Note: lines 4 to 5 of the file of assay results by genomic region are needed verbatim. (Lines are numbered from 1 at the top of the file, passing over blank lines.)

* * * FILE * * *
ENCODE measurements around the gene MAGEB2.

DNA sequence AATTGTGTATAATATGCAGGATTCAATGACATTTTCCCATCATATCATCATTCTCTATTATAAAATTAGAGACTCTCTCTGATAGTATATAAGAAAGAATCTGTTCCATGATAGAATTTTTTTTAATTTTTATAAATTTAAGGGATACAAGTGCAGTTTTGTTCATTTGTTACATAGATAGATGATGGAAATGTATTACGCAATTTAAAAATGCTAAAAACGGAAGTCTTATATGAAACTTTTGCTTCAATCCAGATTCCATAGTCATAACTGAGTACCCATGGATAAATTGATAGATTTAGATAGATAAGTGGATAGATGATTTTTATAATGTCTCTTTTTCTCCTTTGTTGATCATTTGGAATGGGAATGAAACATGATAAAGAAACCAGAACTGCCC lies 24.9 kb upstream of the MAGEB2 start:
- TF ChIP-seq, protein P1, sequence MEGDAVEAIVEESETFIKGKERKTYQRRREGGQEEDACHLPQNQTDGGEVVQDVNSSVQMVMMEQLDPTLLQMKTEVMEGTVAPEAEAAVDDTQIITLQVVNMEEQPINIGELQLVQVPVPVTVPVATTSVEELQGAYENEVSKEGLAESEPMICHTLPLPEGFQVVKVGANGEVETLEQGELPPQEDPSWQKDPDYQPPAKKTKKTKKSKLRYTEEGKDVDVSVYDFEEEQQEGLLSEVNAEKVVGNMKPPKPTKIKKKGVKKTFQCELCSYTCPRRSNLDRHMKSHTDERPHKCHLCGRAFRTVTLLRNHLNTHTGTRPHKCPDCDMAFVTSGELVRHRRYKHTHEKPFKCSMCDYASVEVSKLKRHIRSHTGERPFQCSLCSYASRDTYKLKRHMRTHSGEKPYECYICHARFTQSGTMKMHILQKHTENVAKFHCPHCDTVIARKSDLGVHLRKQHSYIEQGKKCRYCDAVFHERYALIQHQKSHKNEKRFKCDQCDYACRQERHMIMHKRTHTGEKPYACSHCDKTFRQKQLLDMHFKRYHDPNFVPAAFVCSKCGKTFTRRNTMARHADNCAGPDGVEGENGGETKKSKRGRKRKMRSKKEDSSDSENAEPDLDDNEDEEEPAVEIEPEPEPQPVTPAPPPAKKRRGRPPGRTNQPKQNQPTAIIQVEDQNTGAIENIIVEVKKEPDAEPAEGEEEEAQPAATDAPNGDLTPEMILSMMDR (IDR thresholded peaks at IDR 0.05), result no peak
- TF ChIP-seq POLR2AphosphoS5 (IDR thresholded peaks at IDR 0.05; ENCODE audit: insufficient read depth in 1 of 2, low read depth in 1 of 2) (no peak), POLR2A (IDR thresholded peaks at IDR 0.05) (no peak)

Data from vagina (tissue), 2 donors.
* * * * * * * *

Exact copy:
- TF ChIP-seq POLR2AphosphoS5 (IDR thresholded peaks at IDR 0.05; ENCODE audit: insufficient read depth in 1 of 2, low read depth in 1 of 2) (no peak), POLR2A (IDR thresholded peaks at IDR 0.05) (no peak)

Data from vagina (tissue), 2 donors.